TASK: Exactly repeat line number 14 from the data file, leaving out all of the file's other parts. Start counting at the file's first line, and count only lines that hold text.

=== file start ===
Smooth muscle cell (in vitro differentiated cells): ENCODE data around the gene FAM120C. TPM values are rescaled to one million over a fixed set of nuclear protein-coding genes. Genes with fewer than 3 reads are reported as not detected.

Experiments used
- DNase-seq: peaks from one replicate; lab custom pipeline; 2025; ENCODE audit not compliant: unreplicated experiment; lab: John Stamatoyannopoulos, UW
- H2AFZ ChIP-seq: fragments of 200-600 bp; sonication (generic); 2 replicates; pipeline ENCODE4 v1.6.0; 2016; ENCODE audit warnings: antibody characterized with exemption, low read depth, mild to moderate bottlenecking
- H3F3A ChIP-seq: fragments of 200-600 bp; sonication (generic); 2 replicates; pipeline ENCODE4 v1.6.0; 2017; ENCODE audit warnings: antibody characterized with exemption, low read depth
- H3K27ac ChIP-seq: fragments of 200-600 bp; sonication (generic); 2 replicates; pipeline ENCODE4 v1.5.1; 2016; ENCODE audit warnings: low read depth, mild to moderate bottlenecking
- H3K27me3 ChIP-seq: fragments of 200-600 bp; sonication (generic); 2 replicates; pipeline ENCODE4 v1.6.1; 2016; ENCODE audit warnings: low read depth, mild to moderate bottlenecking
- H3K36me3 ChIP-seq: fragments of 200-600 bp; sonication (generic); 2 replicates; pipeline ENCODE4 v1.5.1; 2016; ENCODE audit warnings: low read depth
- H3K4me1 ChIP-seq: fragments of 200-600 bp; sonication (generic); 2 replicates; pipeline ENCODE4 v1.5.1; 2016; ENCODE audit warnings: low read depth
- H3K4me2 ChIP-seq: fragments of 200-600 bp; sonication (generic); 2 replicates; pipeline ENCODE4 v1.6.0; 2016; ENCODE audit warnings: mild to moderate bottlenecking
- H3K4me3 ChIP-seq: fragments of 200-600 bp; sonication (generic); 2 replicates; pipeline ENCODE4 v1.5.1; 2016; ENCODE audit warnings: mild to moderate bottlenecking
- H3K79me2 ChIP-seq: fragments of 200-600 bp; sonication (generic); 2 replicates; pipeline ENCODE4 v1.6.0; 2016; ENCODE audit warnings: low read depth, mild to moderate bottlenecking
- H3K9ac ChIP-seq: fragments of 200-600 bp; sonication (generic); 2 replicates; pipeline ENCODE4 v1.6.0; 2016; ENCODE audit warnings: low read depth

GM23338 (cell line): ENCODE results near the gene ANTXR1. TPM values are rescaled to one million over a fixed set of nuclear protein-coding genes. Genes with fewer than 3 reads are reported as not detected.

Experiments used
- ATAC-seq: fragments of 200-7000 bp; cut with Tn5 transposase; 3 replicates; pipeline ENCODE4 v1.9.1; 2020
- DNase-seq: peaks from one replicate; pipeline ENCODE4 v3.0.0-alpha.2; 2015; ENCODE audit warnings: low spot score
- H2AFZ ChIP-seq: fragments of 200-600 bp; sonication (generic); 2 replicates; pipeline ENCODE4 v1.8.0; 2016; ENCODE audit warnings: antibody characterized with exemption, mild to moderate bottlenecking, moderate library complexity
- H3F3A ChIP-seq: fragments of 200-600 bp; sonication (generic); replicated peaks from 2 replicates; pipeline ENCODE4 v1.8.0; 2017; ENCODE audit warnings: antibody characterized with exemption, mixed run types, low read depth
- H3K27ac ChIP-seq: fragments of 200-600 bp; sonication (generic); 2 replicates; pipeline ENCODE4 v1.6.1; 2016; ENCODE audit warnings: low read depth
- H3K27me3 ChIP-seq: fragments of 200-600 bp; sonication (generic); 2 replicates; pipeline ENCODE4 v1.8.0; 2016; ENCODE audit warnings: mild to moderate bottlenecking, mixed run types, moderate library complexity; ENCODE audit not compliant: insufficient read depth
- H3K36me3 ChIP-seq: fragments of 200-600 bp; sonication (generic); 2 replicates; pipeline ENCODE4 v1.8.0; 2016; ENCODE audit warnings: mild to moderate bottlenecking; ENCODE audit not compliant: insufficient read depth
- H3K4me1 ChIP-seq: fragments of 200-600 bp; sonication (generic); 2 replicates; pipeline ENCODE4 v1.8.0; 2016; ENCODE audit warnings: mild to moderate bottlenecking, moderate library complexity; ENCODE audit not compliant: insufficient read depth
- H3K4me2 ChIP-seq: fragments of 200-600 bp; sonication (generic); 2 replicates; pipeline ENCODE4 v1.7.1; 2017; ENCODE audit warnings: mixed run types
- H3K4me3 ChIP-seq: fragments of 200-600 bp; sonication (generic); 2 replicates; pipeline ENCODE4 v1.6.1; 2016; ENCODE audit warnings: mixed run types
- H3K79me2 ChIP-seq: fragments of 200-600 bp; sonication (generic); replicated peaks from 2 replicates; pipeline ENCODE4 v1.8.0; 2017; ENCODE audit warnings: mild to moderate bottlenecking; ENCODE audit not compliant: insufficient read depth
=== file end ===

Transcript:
GM23338 (cell line): ENCODE results near the gene ANTXR1. TPM values are rescaled to one million over a fixed set of nuclear protein-coding genes. Genes with fewer than 3 reads are reported as not detected.